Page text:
The Peters family lived in Auckland in the north of the North Island. Auckland is the major port for New Zealand. Almost all trade for New Zealand is centered in Auckland. The only other major port is Wellington and the Wellington port is primarily for agricultural products. Captain Peters’ Father was the owner of six trading vessels. His vessels travelled all of the South Pacific buying and selling trade goods. They went to Australia, New Guinea, Fiji, Samoa, Tonga, Cook Islands and any other islands that were inhabited. Captain Peters had two brothers that helped the father in running the business. It was a very successful business.
Captain Peters continued to find reasons to visit Windermere South. There always seemed to be some minor piece of business that needed to be resolved. Emma was delighted that Captain Peters had to keep returning as she saw something in him that was not visible in the local boys. There was strength of character and a straightforward manner that was very appealing to Emma. It was not undesirable that he was, also, a very attractive man. It soon became apparent to everyone that the business that kept Captain Peters coming to the farm could have, and should have, been handled by a subordinate. Emma and Teddy spent more and more time together during his visits. Captain Peters asked to speak to Jonathon in private and everyone knew what he wanted to discuss. He asked for permission to marry Emma. Jonathon, Alicia, and the boys were all delighted as they liked Teddy a lot. The wedding was set and it was destined to be the social event of the year in Wellington, if not all of New Zealand.
One of the happiest of the Williams family was Walter. Walter was just turning eighteen. He was not a sheep farmer. He had no interest in sheep farming or being a farmer of any kind. He wanted to be a business man. He had begun handling many of the business affairs of the farm such as finding buyers for the wool, negotiating prices, and arranging shipments. He spent a lot of time with Teddy discussing his families trading business. He wanted to learn the business. Teddy arranged for Walter to go to Auckland and meet with his Father and Brothers so they could enlighten Walter on the business. Teddy knew very little about the family business as he was as disinterested in the business as Walter was in sheep farming. It was arranged that after Walter finished his schooling he would move to Auckland to work in the Peters family business. It was also agreed that when Walter was ready for the responsibility he would be a partner in the business. The willingness of Jonathon to invest in the business and to arrange for the Peters’ ships to carry their wool to China and India was a major factor in this happening. The Williams family investment enabled the Peters firm to buy two additional boats which increased their profitability. Walter was now in place to do what he wanted to do for the rest of his life. He was happy.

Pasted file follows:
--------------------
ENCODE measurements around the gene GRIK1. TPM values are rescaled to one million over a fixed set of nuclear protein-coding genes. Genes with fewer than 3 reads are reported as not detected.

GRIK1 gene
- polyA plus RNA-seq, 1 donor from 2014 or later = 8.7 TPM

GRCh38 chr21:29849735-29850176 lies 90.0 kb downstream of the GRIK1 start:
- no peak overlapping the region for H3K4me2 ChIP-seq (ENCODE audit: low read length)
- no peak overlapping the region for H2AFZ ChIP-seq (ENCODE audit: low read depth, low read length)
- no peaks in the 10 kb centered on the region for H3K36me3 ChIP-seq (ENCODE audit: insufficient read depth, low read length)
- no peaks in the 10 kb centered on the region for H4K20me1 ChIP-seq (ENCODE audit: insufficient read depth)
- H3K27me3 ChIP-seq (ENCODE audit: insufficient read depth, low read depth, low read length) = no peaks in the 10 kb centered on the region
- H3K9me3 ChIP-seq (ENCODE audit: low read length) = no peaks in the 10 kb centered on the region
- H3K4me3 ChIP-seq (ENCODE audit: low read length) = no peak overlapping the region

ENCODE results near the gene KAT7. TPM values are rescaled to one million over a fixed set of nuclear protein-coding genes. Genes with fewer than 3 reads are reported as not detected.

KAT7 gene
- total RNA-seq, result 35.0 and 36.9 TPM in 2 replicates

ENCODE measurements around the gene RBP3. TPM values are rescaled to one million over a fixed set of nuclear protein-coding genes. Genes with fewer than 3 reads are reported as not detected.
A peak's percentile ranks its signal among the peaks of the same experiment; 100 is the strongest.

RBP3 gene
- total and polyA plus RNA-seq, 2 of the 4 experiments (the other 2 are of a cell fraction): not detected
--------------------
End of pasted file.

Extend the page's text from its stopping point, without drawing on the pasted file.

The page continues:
With both Alexander and Edgar running the farm it was decided that they could expand. The man farming adjacent to Windermere South was getting old. He had only daughters and none of his son-in-laws was capable or interested in running a sheep farm so he offered to sell his 6000 acre farm to the Williams brothers. They jumped at the opportunity and now had 15,500 acres of usable land for grazing sheep. They employed 10 shepherds and during shearing time the work force jumped to 50 men. They were now the largest sheep farm in New Zealand. They produced more wool and more meat than any other farm.
Jonathon and Alicia were delighted with how their life had turned out. Alicia had never been to England so they decided to go. Jonathon had a surprise for Alicia. They would take a ship to San Francisco and take a train to Nebraska so Alicia could meet Edgar and his family. They would spend a month in America and then travel to New York to sail to England to meet with his brother Percival and his family. They would plan on spending a month at Windermere and then take a tour of Europe. It was to be a dream trip. Unfortunately, Alicia became ill and died before they could make the trip. Jonathon was devastated. After about six months of grieving he decided that he wanted to see his brothers so he made the trip alone. He did it all except the tour of Europe. He was anxious to get back to his family.